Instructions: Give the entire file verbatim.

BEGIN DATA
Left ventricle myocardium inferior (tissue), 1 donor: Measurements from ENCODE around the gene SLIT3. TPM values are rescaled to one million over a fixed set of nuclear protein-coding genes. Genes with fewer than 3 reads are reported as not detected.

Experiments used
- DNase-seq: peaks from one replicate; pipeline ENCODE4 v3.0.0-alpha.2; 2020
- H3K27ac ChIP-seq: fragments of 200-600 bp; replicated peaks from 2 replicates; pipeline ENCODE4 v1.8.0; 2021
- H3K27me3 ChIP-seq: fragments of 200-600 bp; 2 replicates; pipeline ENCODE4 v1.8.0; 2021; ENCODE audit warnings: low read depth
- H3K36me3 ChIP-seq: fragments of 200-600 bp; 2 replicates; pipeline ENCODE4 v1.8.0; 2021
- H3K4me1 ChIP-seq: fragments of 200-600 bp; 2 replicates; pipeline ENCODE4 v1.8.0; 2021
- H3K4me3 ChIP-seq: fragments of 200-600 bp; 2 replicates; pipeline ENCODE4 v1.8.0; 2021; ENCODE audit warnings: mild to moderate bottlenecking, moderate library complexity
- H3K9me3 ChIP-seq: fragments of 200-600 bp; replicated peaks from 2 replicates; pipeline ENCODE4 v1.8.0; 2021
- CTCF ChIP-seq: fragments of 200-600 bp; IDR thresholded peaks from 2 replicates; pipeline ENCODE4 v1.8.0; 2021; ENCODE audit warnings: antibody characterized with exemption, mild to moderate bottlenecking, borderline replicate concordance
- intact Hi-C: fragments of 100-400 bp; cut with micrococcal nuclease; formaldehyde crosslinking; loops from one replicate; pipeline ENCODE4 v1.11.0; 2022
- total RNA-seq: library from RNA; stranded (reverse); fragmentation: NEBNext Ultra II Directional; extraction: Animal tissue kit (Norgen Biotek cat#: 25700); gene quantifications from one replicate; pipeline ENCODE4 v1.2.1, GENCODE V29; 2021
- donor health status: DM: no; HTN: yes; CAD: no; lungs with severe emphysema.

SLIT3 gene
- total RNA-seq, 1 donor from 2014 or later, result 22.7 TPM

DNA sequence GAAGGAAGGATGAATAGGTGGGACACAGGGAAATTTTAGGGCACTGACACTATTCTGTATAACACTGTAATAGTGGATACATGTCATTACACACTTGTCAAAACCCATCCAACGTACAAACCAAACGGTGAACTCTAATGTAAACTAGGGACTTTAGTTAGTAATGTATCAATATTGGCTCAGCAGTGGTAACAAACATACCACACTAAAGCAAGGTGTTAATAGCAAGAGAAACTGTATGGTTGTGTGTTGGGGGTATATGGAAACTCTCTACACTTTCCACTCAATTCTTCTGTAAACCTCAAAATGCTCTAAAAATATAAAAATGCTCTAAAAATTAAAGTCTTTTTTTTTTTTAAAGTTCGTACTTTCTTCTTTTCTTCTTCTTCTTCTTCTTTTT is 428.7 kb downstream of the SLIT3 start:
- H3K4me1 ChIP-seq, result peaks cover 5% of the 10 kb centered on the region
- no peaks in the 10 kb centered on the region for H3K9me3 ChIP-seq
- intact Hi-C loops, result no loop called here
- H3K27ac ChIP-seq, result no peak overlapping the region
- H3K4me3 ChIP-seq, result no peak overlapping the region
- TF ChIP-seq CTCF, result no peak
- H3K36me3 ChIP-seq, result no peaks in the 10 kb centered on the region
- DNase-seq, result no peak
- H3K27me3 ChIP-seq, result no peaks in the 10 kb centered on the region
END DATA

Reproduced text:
Left ventricle myocardium inferior (tissue), 1 donor: Measurements from ENCODE around the gene SLIT3. TPM values are rescaled to one million over a fixed set of nuclear protein-coding genes. Genes with fewer than 3 reads are reported as not detected.

Experiments used
- DNase-seq: peaks from one replicate; pipeline ENCODE4 v3.0.0-alpha.2; 2020
- H3K27ac ChIP-seq: fragments of 200-600 bp; replicated peaks from 2 replicates; pipeline ENCODE4 v1.8.0; 2021
- H3K27me3 ChIP-seq: fragments of 200-600 bp; 2 replicates; pipeline ENCODE4 v1.8.0; 2021; ENCODE audit warnings: low read depth
- H3K36me3 ChIP-seq: fragments of 200-600 bp; 2 replicates; pipeline ENCODE4 v1.8.0; 2021
- H3K4me1 ChIP-seq: fragments of 200-600 bp; 2 replicates; pipeline ENCODE4 v1.8.0; 2021
- H3K4me3 ChIP-seq: fragments of 200-600 bp; 2 replicates; pipeline ENCODE4 v1.8.0; 2021; ENCODE audit warnings: mild to moderate bottlenecking, moderate library complexity
- H3K9me3 ChIP-seq: fragments of 200-600 bp; replicated peaks from 2 replicates; pipeline ENCODE4 v1.8.0; 2021
- CTCF ChIP-seq: fragments of 200-600 bp; IDR thresholded peaks from 2 replicates; pipeline ENCODE4 v1.8.0; 2021; ENCODE audit warnings: antibody characterized with exemption, mild to moderate bottlenecking, borderline replicate concordance
- intact Hi-C: fragments of 100-400 bp; cut with micrococcal nuclease; formaldehyde crosslinking; loops from one replicate; pipeline ENCODE4 v1.11.0; 2022
- total RNA-seq: library from RNA; stranded (reverse); fragmentation: NEBNext Ultra II Directional; extraction: Animal tissue kit (Norgen Biotek cat#: 25700); gene quantifications from one replicate; pipeline ENCODE4 v1.2.1, GENCODE V29; 2021
- donor health status: DM: no; HTN: yes; CAD: no; lungs with severe emphysema.

SLIT3 gene
- total RNA-seq, 1 donor from 2014 or later, result 22.7 TPM

DNA sequence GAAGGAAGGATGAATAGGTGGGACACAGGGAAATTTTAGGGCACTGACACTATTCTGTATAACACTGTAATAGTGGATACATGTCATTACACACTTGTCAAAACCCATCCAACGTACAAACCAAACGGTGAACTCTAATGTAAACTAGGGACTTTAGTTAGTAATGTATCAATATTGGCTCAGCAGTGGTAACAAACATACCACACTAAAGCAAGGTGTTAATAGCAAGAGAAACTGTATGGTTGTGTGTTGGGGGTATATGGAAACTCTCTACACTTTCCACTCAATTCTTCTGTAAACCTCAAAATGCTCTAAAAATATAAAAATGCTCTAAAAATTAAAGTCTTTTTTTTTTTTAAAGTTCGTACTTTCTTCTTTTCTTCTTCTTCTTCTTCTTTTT is 428.7 kb downstream of the SLIT3 start:
- H3K4me1 ChIP-seq, result peaks cover 5% of the 10 kb centered on the region
- no peaks in the 10 kb centered on the region for H3K9me3 ChIP-seq
- intact Hi-C loops, result no loop called here
- H3K27ac ChIP-seq, result no peak overlapping the region
- H3K4me3 ChIP-seq, result no peak overlapping the region
- TF ChIP-seq CTCF, result no peak
- H3K36me3 ChIP-seq, result no peaks in the 10 kb centered on the region
- DNase-seq, result no peak
- H3K27me3 ChIP-seq, result no peaks in the 10 kb centered on the region